The Army Medical Department 1818 1865 Paperback

Author by : Mary C. Gillett
Languange : en
Publisher by : Government Printing Office
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The Army Medical Department 1818 1865

Author by : Mary C. Gillett
Languange : en
Publisher by : Department of the Army
Format Available : PDF, ePub, Mobi
Total Read : 80
Total Download : 650
File Size : 44,8 Mb
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Description : This volume traces the development of the department from its establishment on a permanent basis in 1818 through the final days of the Civil War in 1865. The uninterrupted existence of the Medical Department after 1818 made possible the gradual transformation of its staff from a collection of physicians of varying skills and attitudes into a group of highly trained and disciplined medical officers, proud of their organization and of their roles in it. Photographs are interspersed through this text and an extensive bibliography is included.


The Army Medical Department 1818 1865

Author by : Mary C. Gillett
Languange : en
Publisher by : U.S. Government Printing Office
Format Available : PDF, ePub, Mobi
Total Read : 87
Total Download : 777
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The Army Medical Department 1818 1865 Laying The Foundation Covering The War With Mexico The American Civil War And Achievements And Failures

Author by : Center of Military History
Languange : en
Publisher by :
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Total Read : 34
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File Size : 52,8 Mb
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Description : This Army military history volume traces the development of the Medical Department from its establishment on a permanent basis in 1818 through the final days of the Civil War in 1865. The uninterrupted existence of the Medical Department after 1818 made possible the gradual transformation of its staff from a collection of physicians of varying skills and attitudes into a group of highly trained and disciplined medical officers, proud of their organization and of their roles in it. Although the state of the art of medicine before 1865 gave the military surgeon few effective weapons against illness and infection, after 1818, the length of the military career of the average medical officer and his professional attitude toward the challenges he met led him to concentrate his efforts on the Army's health problems and to work persistently to improvise ways in which to meet them. The Army Medical Department, 1818-1865 is a significant and long-needed contribution to the history of military medicine. Contents: 1. THE STATE OF THE ART * Medicine * Surgery * Medical Education * Conclusion * 2. LAYING THE FOUNDATION, 1818-1835 * Organization and Administration * Surgeons in the Field * The Black Hawk War * Conclusion * 3. INDIAN REMOVAL IN THE SOUTHEAST: THE SECOND SEMINOLE WAR * New Leadership for the Medical Department * Removal of the Creeks * Character of the Second Seminole War * Assignment of Surgeons * Supply * General Hospitals * Care of the Sick and Wounded at a Temporary Fort * An Army Surgeon in the Field * Conclusion * 4. LAWSON'S FIRST YEARS AS SURGEON GENERAL, 1836-1845 * Administration in Washington * Problems of Surgeons in the Field * Conclusion * 5. THE WAR WITH MEXICO: THE TAYLOR AND KEARNY CAMPAIGNS. * Administration of the Medical Department * Surgeons in the Field * Conclusion * 6. THE WAR WITH MEXICO: SCOTT'S CAMPAIGN * Preparing for Invasion * Establishing a Base: Vera Cruz * The Drive on Mexico City * After the Victory * Conclusion * 7. LAWSON'S LAST YEARS, 1846-1861 * Administration * The Work of the Army Surgeon as a Physician * Surgeons as Soldiers and Scientists * Conclusion * 8. THE CIVIL WAR, 1861: MANY PROBLEMS, FEW SOLUTIONS * Administrative Problems of the Medical Department * Care of the Sick and Wounded in the East * Care of the Sick and Wounded in the West * Conclusion * 9. THE CIVIL WAR IN 1862: LEARNING ON THE JOB * Care of the Sick and Wounded in the East * Care of the Sick and Wounded in the West * Conclusion * 10. THE CIVIL WAR IN 1863: HAMMOND'S LAST YEAR * Administration of the Medical Department * Care of the Sick and Wounded in the East * Care of the Sick and Wounded in the West * Conclusion * 11. THE CIVIL WAR IN 1864: THE BEGINNING OF THE END * Hammond's Trial * Barnes' Administration * Medical Care of Forces in Virginia * Sherman's Campaign in Georgia * Trans-Mississippi Campaign * Conclusion * 12. THE END * Administration * Grant's Campaign in Northern Virginia * Sherman's Campaign * Prisoners of War * Conclusion * 13. ACHIEVEMENTS AND FAILURES DURING THE CIVIL WAR * Disease * Infection and Wounds * Organization and Administration * Epilogue * BIBLIOGRAPHY The years between 1818 and the start of the Civil War were in many ways the darkest in the history of medicine in the United States. Doubts as to the validity of time-honored medical practices were growing. Licensing requirements fell victim to egalitarianism, and medical education became a profit-making venture. In any army, disease still caused more deaths than wounds, even during wartime. A few significant new developments, however, stood in stark contrast to the generally stagnant state of the art. and disillusionment with old ways was already beginning to stimulate a search for more scientific methods. Before the start of the Civil War in 1861, an increasing awareness of the need for research and critical observation was emphasizing the Army Medical Department's potential for major contributions to medical science.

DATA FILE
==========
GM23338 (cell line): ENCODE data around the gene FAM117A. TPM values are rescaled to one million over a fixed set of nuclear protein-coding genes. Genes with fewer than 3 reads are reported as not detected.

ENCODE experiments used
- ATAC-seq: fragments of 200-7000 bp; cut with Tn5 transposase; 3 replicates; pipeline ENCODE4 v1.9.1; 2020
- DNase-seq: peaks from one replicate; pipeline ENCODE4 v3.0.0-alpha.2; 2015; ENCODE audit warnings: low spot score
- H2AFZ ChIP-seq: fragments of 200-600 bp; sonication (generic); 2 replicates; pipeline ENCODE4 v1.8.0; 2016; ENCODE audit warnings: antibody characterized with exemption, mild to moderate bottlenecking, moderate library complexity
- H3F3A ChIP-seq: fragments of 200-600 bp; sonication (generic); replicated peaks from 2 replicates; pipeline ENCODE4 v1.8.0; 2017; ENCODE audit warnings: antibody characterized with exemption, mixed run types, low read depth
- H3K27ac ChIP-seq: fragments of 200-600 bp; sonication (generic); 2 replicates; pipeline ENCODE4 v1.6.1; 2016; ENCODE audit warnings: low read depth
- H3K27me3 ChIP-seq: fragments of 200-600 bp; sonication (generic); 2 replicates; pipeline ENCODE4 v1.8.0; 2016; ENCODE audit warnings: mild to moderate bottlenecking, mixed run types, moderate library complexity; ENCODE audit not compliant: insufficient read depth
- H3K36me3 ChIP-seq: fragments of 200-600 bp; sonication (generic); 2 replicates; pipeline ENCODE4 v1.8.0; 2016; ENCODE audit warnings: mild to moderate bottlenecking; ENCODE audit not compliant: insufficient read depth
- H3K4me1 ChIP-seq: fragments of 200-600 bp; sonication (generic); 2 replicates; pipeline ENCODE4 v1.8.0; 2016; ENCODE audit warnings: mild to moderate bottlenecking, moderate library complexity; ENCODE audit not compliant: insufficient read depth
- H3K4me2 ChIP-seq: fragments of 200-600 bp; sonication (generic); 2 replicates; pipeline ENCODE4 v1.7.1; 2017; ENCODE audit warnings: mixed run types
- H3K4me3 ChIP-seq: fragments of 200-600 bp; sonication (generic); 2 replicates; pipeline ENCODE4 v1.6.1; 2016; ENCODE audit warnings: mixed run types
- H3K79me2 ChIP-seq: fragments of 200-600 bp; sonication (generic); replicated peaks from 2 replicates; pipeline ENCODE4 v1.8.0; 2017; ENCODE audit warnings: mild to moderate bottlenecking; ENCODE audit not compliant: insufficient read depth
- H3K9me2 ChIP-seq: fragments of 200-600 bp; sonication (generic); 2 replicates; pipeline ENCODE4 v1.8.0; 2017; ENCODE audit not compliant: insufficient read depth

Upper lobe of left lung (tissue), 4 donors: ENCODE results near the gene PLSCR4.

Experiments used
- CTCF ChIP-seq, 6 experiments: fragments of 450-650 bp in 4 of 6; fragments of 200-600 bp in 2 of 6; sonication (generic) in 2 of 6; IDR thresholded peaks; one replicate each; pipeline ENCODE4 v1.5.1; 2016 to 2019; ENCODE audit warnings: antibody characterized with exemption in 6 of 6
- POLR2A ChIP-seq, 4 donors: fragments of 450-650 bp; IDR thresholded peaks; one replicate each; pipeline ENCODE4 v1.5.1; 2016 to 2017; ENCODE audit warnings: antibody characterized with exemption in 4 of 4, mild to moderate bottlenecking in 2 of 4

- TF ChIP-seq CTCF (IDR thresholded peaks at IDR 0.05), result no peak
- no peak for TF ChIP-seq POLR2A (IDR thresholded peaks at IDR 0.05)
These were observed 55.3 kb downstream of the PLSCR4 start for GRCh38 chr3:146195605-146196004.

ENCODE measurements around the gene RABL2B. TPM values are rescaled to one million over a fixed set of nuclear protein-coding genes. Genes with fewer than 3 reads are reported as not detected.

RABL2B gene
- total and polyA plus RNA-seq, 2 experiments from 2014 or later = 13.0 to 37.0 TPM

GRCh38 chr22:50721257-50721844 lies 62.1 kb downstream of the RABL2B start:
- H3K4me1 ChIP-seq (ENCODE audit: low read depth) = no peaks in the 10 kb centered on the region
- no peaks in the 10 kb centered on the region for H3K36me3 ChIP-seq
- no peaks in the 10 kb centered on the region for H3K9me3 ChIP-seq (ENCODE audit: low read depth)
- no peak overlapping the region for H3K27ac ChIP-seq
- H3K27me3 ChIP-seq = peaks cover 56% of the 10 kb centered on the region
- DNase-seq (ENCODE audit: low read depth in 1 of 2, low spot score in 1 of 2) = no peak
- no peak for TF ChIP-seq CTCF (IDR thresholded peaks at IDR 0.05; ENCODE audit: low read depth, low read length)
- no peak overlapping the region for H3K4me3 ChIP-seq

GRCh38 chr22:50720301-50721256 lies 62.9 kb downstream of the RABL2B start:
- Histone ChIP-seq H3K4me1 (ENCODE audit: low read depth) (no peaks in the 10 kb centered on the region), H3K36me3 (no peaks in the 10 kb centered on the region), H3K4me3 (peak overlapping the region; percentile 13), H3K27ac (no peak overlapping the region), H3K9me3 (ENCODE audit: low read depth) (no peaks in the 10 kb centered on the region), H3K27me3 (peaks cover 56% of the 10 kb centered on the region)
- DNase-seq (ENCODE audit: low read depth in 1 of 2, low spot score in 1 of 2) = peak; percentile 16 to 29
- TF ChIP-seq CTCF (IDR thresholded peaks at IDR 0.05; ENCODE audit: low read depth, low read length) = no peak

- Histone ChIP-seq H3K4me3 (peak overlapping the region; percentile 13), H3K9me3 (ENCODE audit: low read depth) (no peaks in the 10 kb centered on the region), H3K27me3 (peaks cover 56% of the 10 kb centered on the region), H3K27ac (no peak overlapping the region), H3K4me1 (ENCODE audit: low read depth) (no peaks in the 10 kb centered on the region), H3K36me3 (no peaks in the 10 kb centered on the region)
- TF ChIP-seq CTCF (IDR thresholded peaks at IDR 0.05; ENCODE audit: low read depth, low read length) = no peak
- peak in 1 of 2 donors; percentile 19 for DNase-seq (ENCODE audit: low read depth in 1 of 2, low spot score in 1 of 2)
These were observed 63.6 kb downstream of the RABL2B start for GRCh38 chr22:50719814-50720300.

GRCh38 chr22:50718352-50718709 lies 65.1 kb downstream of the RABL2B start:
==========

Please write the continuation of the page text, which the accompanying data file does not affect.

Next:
The Army Medical Department 1775 1818

Author by : Mary C. Gillett
Languange : en
Publisher by :
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Description : Militärmedizin / Geschichte / USA.


The Army Medical Department

Author by : Mary C. Gillett
Languange : en
Publisher by : CreateSpace
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Total Read : 72